Lib-Dem Conference Special – some tips for Nick Clegg’s Speech

by Ray_North on September 20, 2011


Back in the early 1990’s, I drafted a speech for Paddy Ashdown on the issue of unemployment. I remember being petrified as I tentatively handed it to the great captain, whom promptly read the first two paragraphs, before scrunching up his eyes until they became non-existent, looking beyond me at some spectral image that must have been stood by the open door, and repeating in the most disparaging of tones ‘no, no, no, no, no.’

He hated my jokes, he hated my structure, he wasn’t impressed by my obviously lax attitude towards the rules of English grammar and spelling and he didn’t like what I thought was a damn good peroration (I still stand by that, in fact, as far as I ‘m concerned, few people perorate like me!).

But what he didn’t take issue with was the substance of the policy that was contained in it. Unemployment was bordering on 3million at the time, and, if my memory serves me right, the speech contained policies about the regeneration of the former industrial heartlands; a benefit transfer programme to help the long term unemployed; a system of apprenticeships in partnership with industry and the Universities, funded almost entirely by industry; investment in infrastructure (and in particular the railways); and, a system of credits to allow anyone the chance to take up further and higher education free of charge at any time during their lives.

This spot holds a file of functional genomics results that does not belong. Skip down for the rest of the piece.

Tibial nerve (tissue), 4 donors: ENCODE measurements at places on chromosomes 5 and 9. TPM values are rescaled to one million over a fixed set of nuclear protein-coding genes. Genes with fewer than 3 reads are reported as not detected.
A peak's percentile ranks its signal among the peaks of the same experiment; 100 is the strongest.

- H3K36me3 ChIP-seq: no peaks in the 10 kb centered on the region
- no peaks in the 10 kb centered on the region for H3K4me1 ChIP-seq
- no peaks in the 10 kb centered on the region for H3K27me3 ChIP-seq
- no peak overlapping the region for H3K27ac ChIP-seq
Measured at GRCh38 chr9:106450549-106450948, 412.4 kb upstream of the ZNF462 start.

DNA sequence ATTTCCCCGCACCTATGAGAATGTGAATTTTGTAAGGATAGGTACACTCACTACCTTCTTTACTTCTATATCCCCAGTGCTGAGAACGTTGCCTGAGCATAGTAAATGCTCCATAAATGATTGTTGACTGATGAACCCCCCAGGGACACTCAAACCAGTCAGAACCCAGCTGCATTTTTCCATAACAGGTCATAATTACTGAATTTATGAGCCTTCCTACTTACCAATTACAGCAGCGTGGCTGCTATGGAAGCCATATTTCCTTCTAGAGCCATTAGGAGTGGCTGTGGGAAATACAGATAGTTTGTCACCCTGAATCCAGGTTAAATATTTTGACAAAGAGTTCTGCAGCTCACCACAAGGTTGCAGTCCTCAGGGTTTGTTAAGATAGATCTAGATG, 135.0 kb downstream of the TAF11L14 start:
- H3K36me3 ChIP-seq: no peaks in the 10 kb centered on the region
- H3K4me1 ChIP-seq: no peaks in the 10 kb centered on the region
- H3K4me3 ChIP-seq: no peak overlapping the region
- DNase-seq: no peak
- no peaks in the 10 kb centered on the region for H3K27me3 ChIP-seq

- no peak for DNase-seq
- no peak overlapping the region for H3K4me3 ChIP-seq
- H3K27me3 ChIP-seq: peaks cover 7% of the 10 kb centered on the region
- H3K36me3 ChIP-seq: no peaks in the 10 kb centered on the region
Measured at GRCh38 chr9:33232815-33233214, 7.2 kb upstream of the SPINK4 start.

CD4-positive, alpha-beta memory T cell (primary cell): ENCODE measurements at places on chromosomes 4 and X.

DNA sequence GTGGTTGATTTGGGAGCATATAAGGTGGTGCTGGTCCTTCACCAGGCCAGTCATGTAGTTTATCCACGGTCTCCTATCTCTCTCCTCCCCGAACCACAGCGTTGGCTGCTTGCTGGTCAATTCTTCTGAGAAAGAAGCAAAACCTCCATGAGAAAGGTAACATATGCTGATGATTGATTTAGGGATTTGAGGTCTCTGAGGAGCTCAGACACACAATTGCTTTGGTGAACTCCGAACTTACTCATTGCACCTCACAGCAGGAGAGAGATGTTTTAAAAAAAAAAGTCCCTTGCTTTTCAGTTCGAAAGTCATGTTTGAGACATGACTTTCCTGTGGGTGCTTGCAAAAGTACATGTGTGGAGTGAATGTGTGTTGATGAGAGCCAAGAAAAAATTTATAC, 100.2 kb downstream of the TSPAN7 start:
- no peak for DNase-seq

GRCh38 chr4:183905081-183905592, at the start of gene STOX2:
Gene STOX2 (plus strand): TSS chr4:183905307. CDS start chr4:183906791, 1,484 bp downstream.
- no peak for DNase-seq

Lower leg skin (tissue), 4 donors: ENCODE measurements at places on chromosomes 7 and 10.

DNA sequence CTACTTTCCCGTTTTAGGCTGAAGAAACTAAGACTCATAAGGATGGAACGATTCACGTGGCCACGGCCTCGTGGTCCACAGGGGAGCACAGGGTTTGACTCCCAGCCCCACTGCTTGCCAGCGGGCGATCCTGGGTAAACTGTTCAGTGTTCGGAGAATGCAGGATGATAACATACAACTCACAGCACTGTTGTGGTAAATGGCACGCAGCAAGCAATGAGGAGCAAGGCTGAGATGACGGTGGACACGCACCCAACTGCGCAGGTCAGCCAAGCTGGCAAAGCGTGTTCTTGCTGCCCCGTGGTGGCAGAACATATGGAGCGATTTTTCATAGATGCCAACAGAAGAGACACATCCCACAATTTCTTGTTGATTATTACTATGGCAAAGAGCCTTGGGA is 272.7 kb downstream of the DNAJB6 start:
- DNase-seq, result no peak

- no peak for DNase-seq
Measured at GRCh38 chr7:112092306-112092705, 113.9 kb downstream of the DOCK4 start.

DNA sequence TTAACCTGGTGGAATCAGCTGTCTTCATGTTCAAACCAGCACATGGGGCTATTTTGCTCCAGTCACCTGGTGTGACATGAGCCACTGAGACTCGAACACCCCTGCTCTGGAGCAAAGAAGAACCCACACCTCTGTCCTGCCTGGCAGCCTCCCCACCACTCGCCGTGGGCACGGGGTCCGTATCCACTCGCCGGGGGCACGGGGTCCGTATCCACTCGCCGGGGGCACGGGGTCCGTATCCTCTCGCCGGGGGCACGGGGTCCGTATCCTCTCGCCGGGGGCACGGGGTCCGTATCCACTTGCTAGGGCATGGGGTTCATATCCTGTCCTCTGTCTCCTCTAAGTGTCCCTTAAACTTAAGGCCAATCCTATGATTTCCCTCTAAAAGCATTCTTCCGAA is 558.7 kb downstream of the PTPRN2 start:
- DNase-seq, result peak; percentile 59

It was a speech that unashamedly embraced the role of the state and was crammed with policies that would create growth and jobs.

Now fast forward almost twenty years and Nick Clegg will be making his speech to his conference at a time when unemployment is again hovering towards 3 million. Unlike Paddy, he is part of the government, something that is clearly proving to be more of burden than a benefit, because the Coaltion is unpopular, and the nation has lost all trust in him as a person.

So what should he say?

Well, I know what I’d like him to say, but that’s not going to happen – so, realistically, what can he tell his conference and indeed the nation who will be looking (at least some of them) at the Lib-Dems this week.

First, politically, he must re-establish himself as the leader of a party that is not Tory-lite. He should desist from engaging in the rather duplicitous act of Conservative Slagging – it just sounds shabby. What would be far more effective is if he started to re-engage with the Labour Party. He shouldn’t be afraid of saying to his conference, that the reason he is in coalition with the Tories is partly because of the fact that Labour didn’t want to engage in negotiations (we now can see that after three years of Brown, many in the Labour hierarchy almost certainly preferred the prospect of opposition than a coalition arrangement), which is a shame because traditionally and instinctively, the Lib-Dems do have more in common with Labour than the Conservatives. He shouldn’t be afraid to say that.